(from left) Cooper Bennett, Joseph Miranda and Sarah Wintermeyer. Photo by Tom Chown.


Has Santa Rosa Junior College shamelessly attached itself to the “Hamilton” sensation by staging a production of “In the Heights,” an earlier creation by theatrical superstar Lin-Manuel Miranda?

Actually, no. What it has done is produce a knockout version of a still relatively young musical, one that itself garnered four Tony Awards. Once more the college’s Theatre Arts Department has shown it can rise to the occasion and leave audiences smiling.

In the theatrical world, Miranda’s “Hamilton” remains the hottest ticket of the season. But if you’re going to see a community theater production this year, you would be hard pressed to find a more satisfying offering than this version of “In the Heights.” Miranda and his collaborator, the Pulitzer-Prize winning playwright Quiara Alegría Hudes, offer a powerful combination of rousing musicality and deft storytelling to connect audiences with the dreams of both young and old living in the Washington Heights section of modern day Manhattan.

In the Heights PosterThe play, which in 2008 won a Tony for best musical, remains new for many of us. At Friday’s premiere, director John Shillington got a small response when he asked for a show of hands on how many patrons had ever heard its music. Shillington suggested the audience was in good hands with Miranda because “this man is a genius.”

“In the Heights” tells of people aching for a better life and unsure where to find it. The mostly Latino characters in the story include Usnavi, a young bodega owner who hopes to one day return to his homeland in the Dominican Republic (this role is the one Miranda himself played on Broadway). Usnavi is one cool rapper except when he’s around Vanessa, the woman he loves. With her, he’s an awkwardly comic scaredycat. The story also features Nina, the first in her family to go to college. She returns home some months after secretly dropping out of Stanford University. Her love interest is Benny, who works for her parents’ taxi company.

This foursome launch the musical, but we soon hear the stories of Nina’s parents and of Abuela Claudia, the grandmotherly figure for Usnavi, Nina and most of the neighborhood. The songs of the older folks’ struggles add a nice depth to the drama. Topping it off, the play includes plenty of crazy, colorful characters to keep things hopping.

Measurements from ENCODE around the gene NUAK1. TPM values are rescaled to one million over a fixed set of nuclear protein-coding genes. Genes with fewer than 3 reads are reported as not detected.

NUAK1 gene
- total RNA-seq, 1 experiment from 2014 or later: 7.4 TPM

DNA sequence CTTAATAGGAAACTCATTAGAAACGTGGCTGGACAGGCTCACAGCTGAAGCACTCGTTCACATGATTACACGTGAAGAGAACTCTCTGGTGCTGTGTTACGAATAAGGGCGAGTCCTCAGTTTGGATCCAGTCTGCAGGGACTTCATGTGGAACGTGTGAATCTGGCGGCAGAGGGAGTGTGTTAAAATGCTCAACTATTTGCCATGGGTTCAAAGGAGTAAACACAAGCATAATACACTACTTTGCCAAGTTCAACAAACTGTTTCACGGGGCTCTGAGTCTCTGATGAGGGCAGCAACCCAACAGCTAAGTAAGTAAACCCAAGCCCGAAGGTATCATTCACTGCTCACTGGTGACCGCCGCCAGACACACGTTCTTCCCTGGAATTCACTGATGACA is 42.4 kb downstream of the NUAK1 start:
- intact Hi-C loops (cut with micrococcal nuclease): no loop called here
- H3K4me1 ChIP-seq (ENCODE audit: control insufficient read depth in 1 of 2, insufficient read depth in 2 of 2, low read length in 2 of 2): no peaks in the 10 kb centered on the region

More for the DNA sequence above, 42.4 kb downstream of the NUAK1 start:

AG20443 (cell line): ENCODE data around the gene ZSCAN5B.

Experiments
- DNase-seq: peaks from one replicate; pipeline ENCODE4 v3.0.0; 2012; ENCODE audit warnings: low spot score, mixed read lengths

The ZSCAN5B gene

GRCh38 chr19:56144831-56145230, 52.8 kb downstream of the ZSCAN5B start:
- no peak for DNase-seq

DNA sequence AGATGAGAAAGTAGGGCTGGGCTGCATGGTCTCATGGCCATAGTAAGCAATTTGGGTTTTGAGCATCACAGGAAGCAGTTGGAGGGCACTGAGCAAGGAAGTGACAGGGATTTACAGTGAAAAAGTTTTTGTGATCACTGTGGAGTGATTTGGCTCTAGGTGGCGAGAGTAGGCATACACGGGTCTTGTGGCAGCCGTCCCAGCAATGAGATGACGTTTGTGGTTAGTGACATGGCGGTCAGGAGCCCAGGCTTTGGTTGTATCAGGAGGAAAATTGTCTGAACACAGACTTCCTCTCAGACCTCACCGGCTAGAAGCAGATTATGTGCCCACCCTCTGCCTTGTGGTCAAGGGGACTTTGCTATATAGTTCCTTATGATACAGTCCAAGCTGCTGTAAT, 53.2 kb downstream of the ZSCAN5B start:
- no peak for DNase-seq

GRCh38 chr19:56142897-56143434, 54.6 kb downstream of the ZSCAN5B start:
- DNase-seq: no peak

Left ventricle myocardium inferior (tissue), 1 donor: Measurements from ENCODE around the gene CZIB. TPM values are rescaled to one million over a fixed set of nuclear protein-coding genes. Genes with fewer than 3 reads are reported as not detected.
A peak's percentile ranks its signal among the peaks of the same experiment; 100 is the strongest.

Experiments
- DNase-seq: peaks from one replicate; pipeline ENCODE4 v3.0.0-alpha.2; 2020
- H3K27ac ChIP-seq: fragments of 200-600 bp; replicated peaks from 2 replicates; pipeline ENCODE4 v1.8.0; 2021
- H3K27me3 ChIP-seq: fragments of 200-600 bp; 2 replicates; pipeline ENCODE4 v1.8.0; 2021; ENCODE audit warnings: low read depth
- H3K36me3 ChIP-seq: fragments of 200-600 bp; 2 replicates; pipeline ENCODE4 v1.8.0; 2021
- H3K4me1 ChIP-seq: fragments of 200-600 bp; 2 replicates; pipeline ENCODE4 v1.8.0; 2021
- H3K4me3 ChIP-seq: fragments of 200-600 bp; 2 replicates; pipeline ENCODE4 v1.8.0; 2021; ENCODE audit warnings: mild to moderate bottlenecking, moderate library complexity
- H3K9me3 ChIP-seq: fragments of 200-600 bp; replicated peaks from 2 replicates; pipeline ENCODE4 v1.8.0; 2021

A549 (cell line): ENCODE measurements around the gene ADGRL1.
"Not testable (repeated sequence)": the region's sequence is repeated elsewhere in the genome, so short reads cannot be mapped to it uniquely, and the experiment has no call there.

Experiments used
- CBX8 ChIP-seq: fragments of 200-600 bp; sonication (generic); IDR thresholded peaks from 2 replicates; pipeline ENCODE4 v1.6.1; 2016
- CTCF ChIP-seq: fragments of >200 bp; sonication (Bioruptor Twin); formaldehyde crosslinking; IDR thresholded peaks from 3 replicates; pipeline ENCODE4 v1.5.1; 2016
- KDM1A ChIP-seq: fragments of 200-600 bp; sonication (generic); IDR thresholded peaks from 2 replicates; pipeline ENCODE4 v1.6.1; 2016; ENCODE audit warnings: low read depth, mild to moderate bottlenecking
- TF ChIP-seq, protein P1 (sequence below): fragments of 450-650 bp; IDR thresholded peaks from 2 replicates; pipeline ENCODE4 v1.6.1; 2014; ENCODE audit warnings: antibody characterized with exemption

Miranda, whose off Broadway work includes writing songs for Disney’s “Moana,” is nothing if not inventive. Here he dishes up a delightful mix of dreamy Latin beats, dizzying rap lyrics, tender ballads, hot salsa rhythms and big Broadway flourishes. The offerings are percussive, syncopated and ever so catchy. And musical director Janis Dunson Wilson and her eight-piece orchestra shine while performing them.

So does the cast, which brings a youthful energy to the songs, dancing and acting. It begins with Joseph Miranda, as Usnavi, This younger Miranda is a fine singer with a winning comedic touch. It’s hard not to hope that his character’s klutzy attempts to engage Vanessa will somehow succeed. Similarly, Sarah Wintermeyer as Vanessa, Jenna Vice as Nina and Cooper Bennett as Benny sang with beauty and confidence. (Vice and Katerina Flores alternate in the role of Nina.)

Other cast members also nailed their solos, including Jackie Diaz (Abuela Claudia) in “Paciencia y Fe,” Jordan Diomande (the Piragua Guy) in “Piragua,” Julia Kaplan (Camila, Nina’s mom) in “Enough,” and Kristina Ibarra and Shawna Jackson (Daniela and Carla) in “Carnaval del Barrio.” Every time a new character steps forward, you’re in for another treat.

Two big thumbs up for the cast, including Evan Espinoza, José del Toro, Chris Greenwood, Desmond Woodward, Ana Ochoa, Ruby Poze, Morgan Vermeulen, Rachel Anderson, Olivia Piper, Sierra Pell, Mika Shepherd, Melissa Pierre-Saint, Sarah Christensen, Amelia Parreira, Sidney McNulty, Serena Poggi, Albert McLeod, James F. Johnson, Adrian Causor, Gustavo Ceron-Mendoza, Armand Beikzadeh, Erin Galloway and Isiah Carter.

The eye-catching set by scenic designer Peter Crompton includes not only gritty storefronts and upstairs flats, but also a huge backdrop screen for projections of the George Washington Bridge (with moving wisps of clouds) and other images.

Unlike the college’s fall musicals, this play is recommended for a slightly older crowd, ages 10 and up. But it has all the polish and pizzazz of those popular annual productions. In short, it’s a rare opportunity to see a fresh and appealing show served up with such finesse.

The production continues Thursday April 27 and runs through May 7 (a 3 p.m. performance during the college’s annual Day Under the Oaks. For ticket information, click here.

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